Groundwork to Green Light: Asking for Permission to Ride
I always take some time on the ground to check in with how my horse is feeling today. Most of the time, through groundwork, they are able to get physically, mentally, and emotionally collected at which point I am able to ride.
Some days, for whatever reason, my horse has difficultly getting their ducks in a row, so to speak. If that is the case, I need to offer my horse the time on the ground to help get them through their sticky spot. Sometimes that may mean I have to disregard my intent to ride for that day, for the sake of my relationship with my horse.
Although it feels disappointing to not ride as planned (particularly if you have a limited amount of time in the week), it is a far better option than jeopardizing your safety or damaging your horse's dignity.
While there are some groundwork exercises that you may find more fun than others, be sure to not neglect or avoid the ones you do not enjoy doing as much, as this creates an incomplete foundation. I specifically recommend finding ways to work in the "Basics of movement" exercises into every session: Desensitization Stage 1 and 2; Back up; Yield the Hindquarters; and Yield the Forehand. These exercises serve as the base upon which everything rests.
The beauty of groundwork done well is that it most always leads to a green light for riding.
What, then, does the green light to ride look like?
Your only homework this week is to practice the following points:
Before riding, it is important that your horse responds to you in the following ways on the ground:
- Your horse acknowledges you as herd leader by allowing you to influence and control their movement. This means they readily (responding to a phase 1 or 2 request) move off (sensitization) when asked to move, and stand still (desensitization) when asked.
- Your horse gives you their full attention and offers a pleasant attitude. You ought to have two ears pointing at you and a nice "What can I do for you today?" look from your horse when you are communicating with them.
- You can turn your horse 'on' - asking them to walk and trot (at the minimum) on line and 'off' - disengaging the hindquarters and bringing them back for some desensitization - equally well.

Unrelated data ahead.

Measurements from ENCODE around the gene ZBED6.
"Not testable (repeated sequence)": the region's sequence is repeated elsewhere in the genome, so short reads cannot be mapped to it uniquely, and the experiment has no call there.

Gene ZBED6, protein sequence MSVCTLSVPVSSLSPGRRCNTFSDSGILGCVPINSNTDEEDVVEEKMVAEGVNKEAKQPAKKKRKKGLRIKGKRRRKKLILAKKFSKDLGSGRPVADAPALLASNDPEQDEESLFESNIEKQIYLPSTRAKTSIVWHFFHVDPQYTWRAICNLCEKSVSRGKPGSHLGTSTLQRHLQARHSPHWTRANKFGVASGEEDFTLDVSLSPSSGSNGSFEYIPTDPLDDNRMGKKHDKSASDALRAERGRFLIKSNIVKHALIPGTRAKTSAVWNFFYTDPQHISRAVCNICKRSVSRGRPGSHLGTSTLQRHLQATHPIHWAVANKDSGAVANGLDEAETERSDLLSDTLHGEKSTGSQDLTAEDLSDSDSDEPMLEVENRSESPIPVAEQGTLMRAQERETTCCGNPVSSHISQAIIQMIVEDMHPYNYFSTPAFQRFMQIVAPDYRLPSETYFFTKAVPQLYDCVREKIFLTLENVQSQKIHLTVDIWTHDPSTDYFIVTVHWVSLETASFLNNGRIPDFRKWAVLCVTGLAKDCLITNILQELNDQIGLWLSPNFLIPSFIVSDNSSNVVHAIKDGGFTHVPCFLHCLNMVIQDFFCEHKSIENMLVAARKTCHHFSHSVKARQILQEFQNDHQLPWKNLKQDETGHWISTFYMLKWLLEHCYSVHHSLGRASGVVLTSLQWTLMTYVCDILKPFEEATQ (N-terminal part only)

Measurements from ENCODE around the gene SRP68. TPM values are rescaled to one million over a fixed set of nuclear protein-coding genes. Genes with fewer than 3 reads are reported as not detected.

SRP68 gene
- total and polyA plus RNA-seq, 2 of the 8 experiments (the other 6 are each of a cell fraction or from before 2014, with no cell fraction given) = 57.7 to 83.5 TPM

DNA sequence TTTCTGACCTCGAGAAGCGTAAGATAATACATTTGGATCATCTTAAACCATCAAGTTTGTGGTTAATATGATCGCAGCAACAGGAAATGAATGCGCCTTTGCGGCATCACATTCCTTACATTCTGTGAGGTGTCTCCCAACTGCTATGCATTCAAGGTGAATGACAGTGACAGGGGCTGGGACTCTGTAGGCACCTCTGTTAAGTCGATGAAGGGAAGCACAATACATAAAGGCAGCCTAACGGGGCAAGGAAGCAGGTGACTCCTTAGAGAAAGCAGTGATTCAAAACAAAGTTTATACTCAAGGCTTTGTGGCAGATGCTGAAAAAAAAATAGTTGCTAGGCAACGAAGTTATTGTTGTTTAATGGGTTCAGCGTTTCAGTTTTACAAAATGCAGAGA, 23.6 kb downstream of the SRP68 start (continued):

Having these things in place is a good indication that your horse is responding to you as a partner and that you are ready to progress the relationship through riding.
After all, what the horse really wants is simply to get along. When we set it up for success, asking their permission and bringing them alongside us in the partnership, the riding experience becomes limitless.
About the author: Emily Johnson, owner of Mountain Rose Horsemanship Training, LLC, located in Broomfield, Colorado, is an accomplished horse professional with a passion for bringing horses and humans together through credible and approachable instruction.
Emily studied Equine Science at Colorado State University before spending the following years traveling, mentoring under many accomplished trainers nationwide, as she developed her own natural horsemanship style. Her training methods utilize a direct approach the horse naturally understands, which she combines with her knowledge of human learning to create the most effective environment for both.
Emily specializes in areas that include young or troubled horses, as well as horsemanship that emphasize the mind and behavior of the horse. Her instruction reflects her passion for equipping both horses and humans for success on their journey toward partnership. She may be contacted at firstname.lastname@example.org.